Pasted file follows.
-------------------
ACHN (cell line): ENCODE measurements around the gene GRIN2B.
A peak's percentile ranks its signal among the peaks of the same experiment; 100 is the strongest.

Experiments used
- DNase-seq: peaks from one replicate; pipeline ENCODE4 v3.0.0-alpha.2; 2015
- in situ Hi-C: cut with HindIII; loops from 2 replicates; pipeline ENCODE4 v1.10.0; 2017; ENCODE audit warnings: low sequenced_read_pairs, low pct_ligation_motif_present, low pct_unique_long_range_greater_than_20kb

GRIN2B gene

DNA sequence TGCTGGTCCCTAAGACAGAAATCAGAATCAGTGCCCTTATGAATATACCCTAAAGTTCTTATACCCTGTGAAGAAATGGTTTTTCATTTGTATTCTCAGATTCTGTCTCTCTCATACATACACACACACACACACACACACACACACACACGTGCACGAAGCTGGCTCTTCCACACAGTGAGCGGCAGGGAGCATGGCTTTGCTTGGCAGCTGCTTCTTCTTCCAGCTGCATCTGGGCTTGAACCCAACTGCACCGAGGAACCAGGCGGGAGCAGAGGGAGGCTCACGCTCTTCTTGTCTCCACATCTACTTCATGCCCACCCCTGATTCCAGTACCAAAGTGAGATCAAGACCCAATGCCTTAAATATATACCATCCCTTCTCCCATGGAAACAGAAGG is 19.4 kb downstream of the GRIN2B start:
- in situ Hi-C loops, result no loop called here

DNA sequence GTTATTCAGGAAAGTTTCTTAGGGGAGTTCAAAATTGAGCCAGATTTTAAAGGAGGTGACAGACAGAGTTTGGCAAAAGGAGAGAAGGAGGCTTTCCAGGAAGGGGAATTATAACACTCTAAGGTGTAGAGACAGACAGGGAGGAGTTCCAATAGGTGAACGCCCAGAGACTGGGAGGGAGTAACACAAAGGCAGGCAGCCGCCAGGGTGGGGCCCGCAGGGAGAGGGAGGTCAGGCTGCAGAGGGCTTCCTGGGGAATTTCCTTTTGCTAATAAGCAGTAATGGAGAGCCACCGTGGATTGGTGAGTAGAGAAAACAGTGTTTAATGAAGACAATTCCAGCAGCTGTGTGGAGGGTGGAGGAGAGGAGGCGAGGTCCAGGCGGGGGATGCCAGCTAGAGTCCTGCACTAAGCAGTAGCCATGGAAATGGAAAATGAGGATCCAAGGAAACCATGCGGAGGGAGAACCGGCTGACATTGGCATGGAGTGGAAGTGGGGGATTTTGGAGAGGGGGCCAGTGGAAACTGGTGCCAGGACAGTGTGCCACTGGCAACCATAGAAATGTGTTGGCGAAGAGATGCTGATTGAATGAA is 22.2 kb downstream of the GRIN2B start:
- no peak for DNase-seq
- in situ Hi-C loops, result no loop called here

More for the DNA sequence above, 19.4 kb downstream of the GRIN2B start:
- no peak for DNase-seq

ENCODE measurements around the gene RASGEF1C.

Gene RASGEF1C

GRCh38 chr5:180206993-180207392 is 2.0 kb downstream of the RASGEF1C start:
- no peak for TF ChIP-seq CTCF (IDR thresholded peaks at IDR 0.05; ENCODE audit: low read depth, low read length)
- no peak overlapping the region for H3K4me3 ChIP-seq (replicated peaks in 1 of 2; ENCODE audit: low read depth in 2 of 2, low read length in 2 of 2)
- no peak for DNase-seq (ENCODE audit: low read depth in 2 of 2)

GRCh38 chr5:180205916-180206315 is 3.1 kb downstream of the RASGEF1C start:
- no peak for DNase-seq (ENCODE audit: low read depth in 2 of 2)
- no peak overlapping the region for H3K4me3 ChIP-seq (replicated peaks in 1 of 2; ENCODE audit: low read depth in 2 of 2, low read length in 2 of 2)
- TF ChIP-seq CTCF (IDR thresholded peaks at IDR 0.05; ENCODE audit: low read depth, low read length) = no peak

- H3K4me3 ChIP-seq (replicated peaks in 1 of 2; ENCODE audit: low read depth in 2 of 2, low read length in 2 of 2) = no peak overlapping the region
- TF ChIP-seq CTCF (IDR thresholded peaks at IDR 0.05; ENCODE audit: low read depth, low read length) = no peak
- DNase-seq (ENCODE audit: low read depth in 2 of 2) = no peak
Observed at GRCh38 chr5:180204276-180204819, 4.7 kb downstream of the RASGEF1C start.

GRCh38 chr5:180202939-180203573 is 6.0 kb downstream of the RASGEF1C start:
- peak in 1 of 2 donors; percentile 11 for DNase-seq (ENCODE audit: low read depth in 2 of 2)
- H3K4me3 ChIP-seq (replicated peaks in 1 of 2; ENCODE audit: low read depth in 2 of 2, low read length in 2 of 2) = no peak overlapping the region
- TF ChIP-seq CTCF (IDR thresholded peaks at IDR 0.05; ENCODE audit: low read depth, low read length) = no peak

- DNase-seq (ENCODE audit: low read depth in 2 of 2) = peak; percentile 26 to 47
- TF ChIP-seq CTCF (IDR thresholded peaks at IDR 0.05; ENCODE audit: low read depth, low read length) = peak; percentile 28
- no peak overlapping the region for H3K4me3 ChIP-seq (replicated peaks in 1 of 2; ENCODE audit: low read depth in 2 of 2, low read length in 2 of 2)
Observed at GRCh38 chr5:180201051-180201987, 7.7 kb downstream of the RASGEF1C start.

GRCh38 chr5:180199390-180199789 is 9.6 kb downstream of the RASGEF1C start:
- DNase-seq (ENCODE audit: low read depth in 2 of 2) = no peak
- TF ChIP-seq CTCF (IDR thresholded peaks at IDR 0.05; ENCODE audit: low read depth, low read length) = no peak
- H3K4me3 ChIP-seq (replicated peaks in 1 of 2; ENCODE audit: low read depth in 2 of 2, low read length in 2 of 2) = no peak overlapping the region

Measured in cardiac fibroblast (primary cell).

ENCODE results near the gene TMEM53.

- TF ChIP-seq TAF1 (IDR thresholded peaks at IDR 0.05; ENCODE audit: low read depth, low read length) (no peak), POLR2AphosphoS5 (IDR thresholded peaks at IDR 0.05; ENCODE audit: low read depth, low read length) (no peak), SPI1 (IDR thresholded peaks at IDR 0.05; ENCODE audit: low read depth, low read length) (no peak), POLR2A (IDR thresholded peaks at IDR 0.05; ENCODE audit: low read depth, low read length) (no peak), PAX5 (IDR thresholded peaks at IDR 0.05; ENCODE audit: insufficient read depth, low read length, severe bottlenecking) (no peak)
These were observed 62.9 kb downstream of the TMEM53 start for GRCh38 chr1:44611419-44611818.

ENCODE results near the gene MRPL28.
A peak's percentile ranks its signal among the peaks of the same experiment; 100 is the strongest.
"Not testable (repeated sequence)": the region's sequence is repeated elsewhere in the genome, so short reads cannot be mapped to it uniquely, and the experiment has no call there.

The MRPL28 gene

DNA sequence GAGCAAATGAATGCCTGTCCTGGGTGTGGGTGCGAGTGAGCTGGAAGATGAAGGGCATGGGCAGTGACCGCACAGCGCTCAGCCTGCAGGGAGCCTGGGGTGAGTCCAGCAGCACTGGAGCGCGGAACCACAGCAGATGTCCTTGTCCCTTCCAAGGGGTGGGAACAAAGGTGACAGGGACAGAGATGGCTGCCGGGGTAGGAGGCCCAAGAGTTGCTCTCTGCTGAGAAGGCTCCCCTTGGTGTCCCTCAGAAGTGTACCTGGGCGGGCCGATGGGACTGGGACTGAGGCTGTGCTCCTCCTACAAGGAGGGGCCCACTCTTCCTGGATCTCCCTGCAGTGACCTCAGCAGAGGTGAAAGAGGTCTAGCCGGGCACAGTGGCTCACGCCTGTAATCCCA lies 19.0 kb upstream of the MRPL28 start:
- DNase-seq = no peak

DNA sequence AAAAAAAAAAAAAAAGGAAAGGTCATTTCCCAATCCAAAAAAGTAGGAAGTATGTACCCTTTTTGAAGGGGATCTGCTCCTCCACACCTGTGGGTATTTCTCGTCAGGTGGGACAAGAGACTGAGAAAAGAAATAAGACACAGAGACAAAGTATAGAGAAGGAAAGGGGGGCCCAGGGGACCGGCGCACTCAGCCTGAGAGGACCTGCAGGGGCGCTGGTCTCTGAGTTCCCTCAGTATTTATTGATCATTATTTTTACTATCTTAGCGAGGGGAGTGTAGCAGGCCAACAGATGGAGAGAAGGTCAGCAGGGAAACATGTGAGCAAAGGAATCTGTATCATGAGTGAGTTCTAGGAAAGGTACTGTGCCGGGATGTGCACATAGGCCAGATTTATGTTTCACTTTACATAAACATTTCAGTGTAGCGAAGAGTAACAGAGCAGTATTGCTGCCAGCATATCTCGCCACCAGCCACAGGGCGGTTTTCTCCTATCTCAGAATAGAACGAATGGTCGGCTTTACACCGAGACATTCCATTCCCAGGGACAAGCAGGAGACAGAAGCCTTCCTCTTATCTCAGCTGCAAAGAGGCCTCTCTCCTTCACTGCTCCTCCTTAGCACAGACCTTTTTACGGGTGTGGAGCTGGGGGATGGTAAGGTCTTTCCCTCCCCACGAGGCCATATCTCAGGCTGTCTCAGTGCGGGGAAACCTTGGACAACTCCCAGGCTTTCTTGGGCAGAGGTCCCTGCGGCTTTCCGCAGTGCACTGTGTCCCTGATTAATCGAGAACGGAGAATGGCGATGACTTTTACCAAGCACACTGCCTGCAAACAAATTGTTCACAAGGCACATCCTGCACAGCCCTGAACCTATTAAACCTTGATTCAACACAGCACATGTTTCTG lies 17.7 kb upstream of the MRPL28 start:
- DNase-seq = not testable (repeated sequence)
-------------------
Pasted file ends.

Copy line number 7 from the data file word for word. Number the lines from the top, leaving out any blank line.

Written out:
DNA sequence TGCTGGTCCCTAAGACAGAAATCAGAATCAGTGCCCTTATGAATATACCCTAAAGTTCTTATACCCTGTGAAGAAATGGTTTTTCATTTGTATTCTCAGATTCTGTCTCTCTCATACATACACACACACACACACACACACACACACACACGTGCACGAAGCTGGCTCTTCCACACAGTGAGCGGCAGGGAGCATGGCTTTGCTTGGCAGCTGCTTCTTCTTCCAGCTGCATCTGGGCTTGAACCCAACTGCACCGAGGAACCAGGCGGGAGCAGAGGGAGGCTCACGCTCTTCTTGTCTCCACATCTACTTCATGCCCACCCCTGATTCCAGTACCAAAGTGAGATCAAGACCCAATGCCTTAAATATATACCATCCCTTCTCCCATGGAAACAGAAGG is 19.4 kb downstream of the GRIN2B start: